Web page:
The form attribute

You probably know about the <form> element, but did you know there is also an form attribute?

I often said in the past, a <button> outside a form is useless without JavaScript. This is not true, I now know since I learned about the form attribute. Therefore, the corrected version is: a button not associated with a form is useless without JavaScript.

So, what is the form attribute?

It allows you to reference a specific <form> by its ID on an <button> or <input>. Let's see how to use it.

<form id="myform" action="/whatever/">

<!-- Somewhere else in the DOM -->
<button form="myform" formaction="/someaction" formmethod="POST">Action 1</button>
<button form="myform" formaction="/anotheraction" formmethod="POST">Action two</button>
<input type="submit">Whatever</input>

If you click on the Action 1 button if will send a POST request to "/someaction" and if you use the Action 2 button POST request to "/anotheraction". Using the Whatever button will send a GET request to "/whatever". The great thing about forms, they require no JavaScript.

Enhance #

Speaking of JavaScript, you can of course enhance that to send and receive the data with JavaScript.

document.querySelector('#myform').addEventListener('submit', async (e) => {
const action = e.submitter.formAction; // is "" by default, or the action defined for the associated form, or the formaction attribute
const method = e.submitter.formMethod; // is GET by default, or the method defined for the associated form, or the formmethod attribute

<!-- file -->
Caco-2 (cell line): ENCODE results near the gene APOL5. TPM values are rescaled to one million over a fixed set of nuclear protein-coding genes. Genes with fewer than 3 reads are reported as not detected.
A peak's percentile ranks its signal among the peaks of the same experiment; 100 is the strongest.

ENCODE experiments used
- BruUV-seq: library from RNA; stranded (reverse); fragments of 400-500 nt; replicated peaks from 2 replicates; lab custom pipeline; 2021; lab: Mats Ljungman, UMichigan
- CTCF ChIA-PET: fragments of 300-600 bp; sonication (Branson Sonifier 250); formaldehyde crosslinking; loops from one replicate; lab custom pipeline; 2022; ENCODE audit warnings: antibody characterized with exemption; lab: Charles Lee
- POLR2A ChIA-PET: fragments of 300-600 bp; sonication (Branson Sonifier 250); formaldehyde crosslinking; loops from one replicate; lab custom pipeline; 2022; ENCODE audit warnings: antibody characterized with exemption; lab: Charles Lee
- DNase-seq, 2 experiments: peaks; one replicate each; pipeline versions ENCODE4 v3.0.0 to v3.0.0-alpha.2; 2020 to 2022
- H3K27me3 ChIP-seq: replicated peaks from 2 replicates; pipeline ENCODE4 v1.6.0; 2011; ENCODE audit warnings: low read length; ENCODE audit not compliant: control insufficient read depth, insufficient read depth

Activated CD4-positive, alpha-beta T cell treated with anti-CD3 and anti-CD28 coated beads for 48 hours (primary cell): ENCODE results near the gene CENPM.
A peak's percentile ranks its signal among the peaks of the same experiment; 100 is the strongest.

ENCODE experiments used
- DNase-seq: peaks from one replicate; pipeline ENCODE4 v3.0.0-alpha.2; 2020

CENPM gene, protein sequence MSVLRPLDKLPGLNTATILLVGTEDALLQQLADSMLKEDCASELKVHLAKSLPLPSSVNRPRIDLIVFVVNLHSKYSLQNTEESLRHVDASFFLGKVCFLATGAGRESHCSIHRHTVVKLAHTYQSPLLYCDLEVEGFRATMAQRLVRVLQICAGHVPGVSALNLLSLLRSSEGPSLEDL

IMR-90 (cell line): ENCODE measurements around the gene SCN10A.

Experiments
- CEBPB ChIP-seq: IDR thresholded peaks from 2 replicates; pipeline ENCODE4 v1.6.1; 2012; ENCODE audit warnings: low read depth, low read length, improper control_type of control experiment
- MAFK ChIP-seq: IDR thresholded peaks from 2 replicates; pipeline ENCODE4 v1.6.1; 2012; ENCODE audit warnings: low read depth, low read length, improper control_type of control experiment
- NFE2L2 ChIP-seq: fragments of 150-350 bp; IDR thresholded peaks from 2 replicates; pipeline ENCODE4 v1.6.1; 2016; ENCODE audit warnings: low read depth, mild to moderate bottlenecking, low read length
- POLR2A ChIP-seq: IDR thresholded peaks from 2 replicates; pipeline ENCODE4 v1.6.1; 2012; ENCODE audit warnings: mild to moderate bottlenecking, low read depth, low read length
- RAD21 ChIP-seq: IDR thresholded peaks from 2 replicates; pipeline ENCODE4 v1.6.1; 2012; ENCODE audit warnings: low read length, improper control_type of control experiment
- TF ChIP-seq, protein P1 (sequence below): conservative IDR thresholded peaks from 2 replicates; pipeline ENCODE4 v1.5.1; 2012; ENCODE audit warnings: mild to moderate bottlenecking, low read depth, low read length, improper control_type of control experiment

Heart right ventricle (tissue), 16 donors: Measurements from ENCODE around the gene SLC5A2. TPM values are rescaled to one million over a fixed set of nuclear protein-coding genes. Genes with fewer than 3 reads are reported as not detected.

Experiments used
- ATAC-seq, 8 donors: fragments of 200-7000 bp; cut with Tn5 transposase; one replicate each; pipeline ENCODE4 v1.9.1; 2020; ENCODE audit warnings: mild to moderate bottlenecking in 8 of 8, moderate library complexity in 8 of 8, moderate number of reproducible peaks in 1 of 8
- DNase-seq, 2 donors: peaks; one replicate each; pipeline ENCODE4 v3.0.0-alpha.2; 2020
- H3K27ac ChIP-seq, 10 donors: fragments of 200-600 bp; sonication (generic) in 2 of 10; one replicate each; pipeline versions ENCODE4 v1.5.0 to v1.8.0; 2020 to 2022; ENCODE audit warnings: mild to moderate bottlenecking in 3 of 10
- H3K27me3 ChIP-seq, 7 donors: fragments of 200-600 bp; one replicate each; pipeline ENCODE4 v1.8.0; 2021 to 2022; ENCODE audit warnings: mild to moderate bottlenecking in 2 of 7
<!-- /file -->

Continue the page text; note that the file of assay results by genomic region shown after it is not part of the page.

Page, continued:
let response = await fetch(action, {
method: method,
body: new FormData(

let result = await response.json();
// Handle result and update UI

// Always use preventDefault(); at the end, so if something fails the form gets send server-side

Yes, this will not work in browser not supporting async or fetch, but we don't have to worry about it, because the form will still be sent in these browsers, just server-side.

Use cases #

Styling #

Sometimes you may want to place the submit <button> or <input> outside the <form> element, because for whatever reason this may make the styling easier for you. I haven't had such a case yet, but it is still good to know that it is possible.

Multiple single field forms #

Another use case is if you have lots of "single field forms". By single field forms, I mean e.g. the retweet and like button on Twitter. Instead of wrapping these <button> every time in a <form> element you can define the <form> once and use the formaction and formmethod attributes on every <button>.

<!-- define once -->
<form id="myform" method="POST">

<!-- use at the end of every tweet -->
<button form="myform" formaction="/retweet/1270696838778302464">Retweet</button>
<button form="myform" formaction="/like/1270696838778302464">Like</button>

Browser support #

It is currently supported in all modern browsers, however it is not in Internet Explorer. So, if you want to support that browser, you should stick to wrapping all in an extra form.

Resources #

MDN: The input element
MDN: The button element
HTML Living Standard - form attribute
HTML5 - form attribute